Perhaps part of the vast majority who have upgraded seamlessly… or perhaps not. We have all heard the horror stories about when upgrading your operating system can go wrong. The I lost everything!’s and the Nothing works anymore!‘s. They are wretched experiences some of have endured. But the one thing most people don’t know about upgrading your OS is that you can make it painless and safe by following a few simple steps.
Operating systems! They come in all flavors and they roll out about once a year. It’s a treadmill, yes. Though for the average user, they’re often worth getting. The question of whether or not to upgrade can be tricky so I’m going to give you a couple handy little tricks to make the transition easier.
BACK UP YOUR $#!7
We all know that backing up your computer is the best thing you can do for your sanity. It also happens to be the easiest thing to put off. Trust me, I am guilty of it too. Time Machine, part of the basic package that was introduced in earlier versions of OS X, is a miracle worker for those of us (we know who we are) that happily procrastinate when it comes to this simple, menial task.
So before you go any further, get your butt over to Amazon.com or Newegg.com or any other of the hundred places you can purchase an external drive and get one. The sooner you do it, the safer your sanity will be. Personally, I align my brand loyalty with two companies, G-Tech and Western Digital. I like their blend of connectivity, reliability, and looks. Let’s face it, if it’s taking up real estate on your desk, a little bit of sensible style doesn’t hurt.
A partition is basically a section of a hard drive that is cordoned off. Think of the National Mall. It stretches from the Capitol, all the way down past the Washington Monument and up to the Lincoln Memorial. That’s one big hard drive. All those sections of the mall neatly divided up into little plots of land between the Capitol and the Lincoln Memorial, those are partitions.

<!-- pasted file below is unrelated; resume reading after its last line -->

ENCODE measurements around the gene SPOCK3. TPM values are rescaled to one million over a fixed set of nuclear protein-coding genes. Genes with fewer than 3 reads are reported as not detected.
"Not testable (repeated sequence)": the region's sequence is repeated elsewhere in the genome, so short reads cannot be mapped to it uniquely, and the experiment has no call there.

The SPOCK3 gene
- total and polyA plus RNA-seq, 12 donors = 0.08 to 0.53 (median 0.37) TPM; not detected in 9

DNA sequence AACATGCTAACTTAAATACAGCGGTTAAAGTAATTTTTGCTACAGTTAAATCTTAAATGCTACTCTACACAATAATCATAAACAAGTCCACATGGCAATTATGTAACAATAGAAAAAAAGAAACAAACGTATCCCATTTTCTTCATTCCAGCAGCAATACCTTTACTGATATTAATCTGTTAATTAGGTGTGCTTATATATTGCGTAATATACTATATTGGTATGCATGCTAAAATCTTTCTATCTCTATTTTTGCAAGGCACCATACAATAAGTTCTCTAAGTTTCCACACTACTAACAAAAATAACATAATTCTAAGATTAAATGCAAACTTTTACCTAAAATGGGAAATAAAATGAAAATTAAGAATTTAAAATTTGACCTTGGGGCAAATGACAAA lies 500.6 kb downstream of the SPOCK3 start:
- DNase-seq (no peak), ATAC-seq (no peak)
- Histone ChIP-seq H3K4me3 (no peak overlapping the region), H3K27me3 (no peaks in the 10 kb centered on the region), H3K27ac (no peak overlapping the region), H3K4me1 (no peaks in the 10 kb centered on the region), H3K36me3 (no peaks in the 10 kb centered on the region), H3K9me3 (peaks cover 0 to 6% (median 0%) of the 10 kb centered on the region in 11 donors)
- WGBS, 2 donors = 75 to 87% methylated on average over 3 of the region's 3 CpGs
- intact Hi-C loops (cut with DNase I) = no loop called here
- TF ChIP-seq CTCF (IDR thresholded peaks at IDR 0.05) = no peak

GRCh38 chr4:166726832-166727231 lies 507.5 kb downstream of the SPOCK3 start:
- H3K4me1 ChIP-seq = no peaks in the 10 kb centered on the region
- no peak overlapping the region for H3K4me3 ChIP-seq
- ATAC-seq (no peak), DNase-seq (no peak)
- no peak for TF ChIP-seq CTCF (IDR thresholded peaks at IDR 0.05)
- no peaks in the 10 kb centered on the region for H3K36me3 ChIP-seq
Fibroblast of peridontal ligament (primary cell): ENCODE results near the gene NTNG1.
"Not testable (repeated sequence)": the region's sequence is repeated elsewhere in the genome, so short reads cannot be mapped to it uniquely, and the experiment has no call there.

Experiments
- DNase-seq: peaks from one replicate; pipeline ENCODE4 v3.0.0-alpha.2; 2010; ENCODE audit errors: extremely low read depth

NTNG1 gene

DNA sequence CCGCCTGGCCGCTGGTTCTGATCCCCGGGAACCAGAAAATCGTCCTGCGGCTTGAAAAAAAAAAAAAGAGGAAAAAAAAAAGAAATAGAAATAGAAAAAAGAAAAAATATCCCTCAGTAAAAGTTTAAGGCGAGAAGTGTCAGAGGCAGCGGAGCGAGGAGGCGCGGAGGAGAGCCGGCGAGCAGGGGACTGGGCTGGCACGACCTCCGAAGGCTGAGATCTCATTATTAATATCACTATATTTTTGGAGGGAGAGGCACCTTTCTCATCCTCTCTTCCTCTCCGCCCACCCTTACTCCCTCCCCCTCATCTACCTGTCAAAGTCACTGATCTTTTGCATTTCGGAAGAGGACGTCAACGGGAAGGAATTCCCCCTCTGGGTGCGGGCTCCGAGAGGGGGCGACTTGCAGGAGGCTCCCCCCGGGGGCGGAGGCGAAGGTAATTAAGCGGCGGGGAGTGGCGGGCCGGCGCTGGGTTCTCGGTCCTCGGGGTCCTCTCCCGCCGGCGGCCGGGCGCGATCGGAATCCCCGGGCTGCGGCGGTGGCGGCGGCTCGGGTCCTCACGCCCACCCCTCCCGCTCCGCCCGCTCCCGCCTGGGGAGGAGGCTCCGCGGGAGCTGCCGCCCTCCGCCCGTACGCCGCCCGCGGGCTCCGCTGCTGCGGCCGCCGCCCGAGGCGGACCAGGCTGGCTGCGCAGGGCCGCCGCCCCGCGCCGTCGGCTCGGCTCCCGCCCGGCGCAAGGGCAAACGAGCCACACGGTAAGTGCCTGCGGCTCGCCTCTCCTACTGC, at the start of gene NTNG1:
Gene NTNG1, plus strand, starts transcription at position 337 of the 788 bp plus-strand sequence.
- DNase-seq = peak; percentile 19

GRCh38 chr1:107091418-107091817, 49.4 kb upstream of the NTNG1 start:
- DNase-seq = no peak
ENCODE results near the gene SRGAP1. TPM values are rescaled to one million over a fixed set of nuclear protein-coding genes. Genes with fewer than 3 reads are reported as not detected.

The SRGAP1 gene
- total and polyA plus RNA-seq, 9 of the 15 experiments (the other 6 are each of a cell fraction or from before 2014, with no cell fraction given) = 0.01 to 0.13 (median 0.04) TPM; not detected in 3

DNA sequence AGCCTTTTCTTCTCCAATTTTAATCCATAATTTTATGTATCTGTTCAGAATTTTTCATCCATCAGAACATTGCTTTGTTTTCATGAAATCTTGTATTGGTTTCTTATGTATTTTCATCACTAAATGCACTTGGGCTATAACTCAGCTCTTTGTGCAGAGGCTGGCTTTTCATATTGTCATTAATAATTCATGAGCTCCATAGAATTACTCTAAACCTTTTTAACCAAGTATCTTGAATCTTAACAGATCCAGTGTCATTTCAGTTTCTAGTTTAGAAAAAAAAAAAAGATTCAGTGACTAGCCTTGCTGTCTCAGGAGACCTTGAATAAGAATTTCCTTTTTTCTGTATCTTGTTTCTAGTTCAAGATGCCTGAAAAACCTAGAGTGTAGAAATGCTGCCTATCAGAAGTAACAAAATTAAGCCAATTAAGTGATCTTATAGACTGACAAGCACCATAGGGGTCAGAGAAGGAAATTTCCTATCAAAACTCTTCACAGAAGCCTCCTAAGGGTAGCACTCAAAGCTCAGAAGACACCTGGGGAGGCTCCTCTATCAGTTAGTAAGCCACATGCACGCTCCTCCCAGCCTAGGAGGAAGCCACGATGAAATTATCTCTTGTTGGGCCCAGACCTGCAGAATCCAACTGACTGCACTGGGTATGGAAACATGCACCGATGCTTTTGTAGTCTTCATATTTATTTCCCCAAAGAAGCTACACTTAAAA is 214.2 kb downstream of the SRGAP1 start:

Generally speaking, a computer will come with a single hard drive set up as a single partition, and let’s say it’s got 500 gigabytes of storage space.
With a few keystrokes, you can make the hard drive have several smaller partitions within it. You cannot have partitions inside of another partition but you can have partitions of varying size, and you can have as many as you want really. So in this example, your hard drive is really just an enclosure which encompasses all 500 gigabytes of storage.
You can apply this now by creating a new partition using Disk Utility and let it handle reallocating all the assets. Let’s say you chose to make a second partition of 200 gigs. Effectively what you end up with is the same 500 gigabyte hard drive, but on your computer it will show up as two separate drives, one 300 gb, and the new one 200 gb, each with it’s own unique name and identifiers.
This is how I handle my OS upgrades.
I don’t usually do this but seeing as I’m setting a good example, I BACK UP MY DRIVE. Then, I create a second partition, and now that my computer thinks I’ve actually got a second hard drive, I install the new OS on the new partition. Once it’s loaded up, I can go into my System Preferences and choose my start up disk from the two drives, thus allowing me to have two OS’s on one hard drive.
On my big rig, I have 4 Operating systems on a single drive and I can boot to which ever I like, when ever I like, by simply holding down the option key during start up. Or I can manually switch the start up disk from within the system preferences pane. Right now, I’ve got 10.7, 10.9, and 10.11 on a single drive. On another I’ve got 10.7, Windows 7, Windows 10, and Linux. So actually I’ve got 7 Operating systems to choose from on one computer… now that I think about it, it’s a little disturbing. I don’t recommend doing this, but I like playing with fire.
These tips or method does take a little more work but it also assures that I can always revert back and still play with the newest stuff before I jump in fully. Back up stuff, create a new partition, install new OS on new partition, play to hearts content. If you don’t like it the new flavor, just reboot with your flavor of choice, go into Disk Utility and get rid of the other partition. You’ll be back to vanilla in no time.